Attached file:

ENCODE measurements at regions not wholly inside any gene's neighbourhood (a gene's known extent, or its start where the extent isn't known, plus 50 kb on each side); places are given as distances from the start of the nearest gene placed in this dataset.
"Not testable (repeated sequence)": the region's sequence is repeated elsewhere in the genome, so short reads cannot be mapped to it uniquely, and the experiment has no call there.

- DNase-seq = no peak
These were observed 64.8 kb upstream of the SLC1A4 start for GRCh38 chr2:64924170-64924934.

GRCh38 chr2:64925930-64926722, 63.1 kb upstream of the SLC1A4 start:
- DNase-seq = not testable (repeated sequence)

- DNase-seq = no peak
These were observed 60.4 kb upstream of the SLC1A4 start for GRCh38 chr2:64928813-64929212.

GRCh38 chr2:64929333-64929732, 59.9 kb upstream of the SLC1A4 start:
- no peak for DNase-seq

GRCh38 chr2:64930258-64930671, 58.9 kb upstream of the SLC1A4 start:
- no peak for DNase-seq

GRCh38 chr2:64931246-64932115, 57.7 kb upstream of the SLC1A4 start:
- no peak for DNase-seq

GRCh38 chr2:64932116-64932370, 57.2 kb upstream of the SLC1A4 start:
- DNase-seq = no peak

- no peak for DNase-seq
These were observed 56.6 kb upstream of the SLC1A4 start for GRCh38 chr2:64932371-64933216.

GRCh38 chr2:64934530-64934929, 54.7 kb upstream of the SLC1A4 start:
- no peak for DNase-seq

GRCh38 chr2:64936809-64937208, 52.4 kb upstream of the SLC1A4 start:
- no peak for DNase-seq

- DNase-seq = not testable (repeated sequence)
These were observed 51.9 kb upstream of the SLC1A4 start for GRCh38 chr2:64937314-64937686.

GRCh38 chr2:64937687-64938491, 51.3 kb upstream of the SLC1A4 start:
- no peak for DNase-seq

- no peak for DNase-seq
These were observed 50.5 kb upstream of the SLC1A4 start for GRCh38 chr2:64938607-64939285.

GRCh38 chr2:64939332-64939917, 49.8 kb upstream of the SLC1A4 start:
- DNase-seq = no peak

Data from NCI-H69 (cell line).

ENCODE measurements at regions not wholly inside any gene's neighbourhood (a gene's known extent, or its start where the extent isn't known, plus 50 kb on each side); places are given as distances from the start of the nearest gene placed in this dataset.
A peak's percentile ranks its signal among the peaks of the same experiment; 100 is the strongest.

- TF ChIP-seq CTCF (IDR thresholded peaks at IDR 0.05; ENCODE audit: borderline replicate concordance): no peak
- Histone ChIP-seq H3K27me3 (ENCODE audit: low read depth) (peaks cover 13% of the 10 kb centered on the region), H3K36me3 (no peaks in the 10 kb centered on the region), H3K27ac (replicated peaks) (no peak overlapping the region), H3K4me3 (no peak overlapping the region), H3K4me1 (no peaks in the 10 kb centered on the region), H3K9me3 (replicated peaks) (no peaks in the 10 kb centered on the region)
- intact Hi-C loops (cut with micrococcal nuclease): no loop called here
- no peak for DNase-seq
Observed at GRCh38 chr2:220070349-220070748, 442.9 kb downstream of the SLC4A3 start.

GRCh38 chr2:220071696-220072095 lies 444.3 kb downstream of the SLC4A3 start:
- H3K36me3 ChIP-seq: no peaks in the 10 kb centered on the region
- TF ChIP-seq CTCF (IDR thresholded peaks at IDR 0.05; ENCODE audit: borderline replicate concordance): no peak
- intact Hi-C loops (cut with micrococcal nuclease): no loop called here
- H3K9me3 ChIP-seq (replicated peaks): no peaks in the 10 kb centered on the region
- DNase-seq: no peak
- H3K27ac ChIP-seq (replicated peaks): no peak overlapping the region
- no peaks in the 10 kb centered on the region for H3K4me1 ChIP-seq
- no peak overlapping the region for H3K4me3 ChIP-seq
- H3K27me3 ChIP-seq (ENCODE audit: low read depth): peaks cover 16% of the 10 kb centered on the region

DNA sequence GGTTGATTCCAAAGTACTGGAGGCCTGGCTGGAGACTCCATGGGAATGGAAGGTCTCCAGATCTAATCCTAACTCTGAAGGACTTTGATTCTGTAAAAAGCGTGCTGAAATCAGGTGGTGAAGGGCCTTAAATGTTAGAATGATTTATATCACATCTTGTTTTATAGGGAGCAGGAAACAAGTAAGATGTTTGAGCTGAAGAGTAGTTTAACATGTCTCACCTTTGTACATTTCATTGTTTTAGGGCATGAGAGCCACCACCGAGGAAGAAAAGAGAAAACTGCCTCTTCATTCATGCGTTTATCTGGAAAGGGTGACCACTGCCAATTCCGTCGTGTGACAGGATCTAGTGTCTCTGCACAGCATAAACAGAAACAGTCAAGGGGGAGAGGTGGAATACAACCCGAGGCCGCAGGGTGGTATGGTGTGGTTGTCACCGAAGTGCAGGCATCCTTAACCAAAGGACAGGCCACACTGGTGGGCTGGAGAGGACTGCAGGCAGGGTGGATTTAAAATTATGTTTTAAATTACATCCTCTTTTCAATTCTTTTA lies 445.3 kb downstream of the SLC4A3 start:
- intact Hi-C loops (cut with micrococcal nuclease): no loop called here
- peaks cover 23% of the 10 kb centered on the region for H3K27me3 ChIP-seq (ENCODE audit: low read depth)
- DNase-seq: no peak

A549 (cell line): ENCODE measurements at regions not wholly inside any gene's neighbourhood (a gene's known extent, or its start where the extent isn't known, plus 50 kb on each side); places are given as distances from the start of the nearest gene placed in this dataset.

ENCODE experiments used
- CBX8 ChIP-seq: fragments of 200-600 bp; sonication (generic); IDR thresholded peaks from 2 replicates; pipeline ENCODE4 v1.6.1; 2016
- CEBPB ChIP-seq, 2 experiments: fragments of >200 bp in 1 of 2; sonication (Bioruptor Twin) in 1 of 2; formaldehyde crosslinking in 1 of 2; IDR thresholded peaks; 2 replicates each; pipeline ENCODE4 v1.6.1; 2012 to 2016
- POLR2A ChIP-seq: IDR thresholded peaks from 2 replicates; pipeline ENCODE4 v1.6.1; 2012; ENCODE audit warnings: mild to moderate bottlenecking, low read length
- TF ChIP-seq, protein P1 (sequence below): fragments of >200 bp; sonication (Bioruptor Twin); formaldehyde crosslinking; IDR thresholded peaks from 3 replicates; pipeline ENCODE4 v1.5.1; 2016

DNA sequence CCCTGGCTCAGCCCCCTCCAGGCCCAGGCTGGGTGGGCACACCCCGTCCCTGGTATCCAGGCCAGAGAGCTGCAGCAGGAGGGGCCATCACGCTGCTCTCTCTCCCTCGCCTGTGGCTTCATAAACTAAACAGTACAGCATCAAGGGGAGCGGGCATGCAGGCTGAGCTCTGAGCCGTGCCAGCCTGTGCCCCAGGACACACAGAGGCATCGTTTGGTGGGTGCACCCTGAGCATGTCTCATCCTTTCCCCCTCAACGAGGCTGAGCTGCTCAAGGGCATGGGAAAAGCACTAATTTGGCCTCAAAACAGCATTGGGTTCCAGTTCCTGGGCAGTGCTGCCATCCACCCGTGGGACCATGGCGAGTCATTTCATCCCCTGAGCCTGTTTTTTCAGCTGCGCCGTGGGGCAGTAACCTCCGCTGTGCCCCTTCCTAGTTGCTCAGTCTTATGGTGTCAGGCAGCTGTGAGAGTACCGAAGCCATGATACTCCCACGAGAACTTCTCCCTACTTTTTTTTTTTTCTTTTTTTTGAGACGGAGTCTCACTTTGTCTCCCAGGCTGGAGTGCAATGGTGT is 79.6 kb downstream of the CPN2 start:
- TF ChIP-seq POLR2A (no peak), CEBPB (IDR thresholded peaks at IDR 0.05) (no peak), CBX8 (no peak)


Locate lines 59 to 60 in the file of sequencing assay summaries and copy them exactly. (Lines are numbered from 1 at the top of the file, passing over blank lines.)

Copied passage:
DNA sequence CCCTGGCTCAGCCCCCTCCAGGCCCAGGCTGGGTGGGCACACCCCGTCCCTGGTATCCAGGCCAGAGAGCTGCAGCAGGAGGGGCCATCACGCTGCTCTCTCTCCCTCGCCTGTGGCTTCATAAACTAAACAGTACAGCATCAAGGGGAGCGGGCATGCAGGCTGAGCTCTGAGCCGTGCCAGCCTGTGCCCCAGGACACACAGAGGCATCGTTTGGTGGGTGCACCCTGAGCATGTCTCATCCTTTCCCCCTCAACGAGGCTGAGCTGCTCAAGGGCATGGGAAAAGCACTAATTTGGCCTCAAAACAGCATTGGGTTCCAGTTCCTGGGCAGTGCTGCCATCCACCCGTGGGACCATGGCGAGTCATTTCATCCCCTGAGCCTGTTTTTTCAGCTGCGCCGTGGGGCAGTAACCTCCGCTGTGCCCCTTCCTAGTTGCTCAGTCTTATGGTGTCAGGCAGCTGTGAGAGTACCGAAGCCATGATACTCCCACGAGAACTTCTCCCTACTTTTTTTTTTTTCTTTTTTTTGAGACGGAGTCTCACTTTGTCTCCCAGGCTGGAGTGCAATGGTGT is 79.6 kb downstream of the CPN2 start:
- TF ChIP-seq POLR2A (no peak), CEBPB (IDR thresholded peaks at IDR 0.05) (no peak), CBX8 (no peak)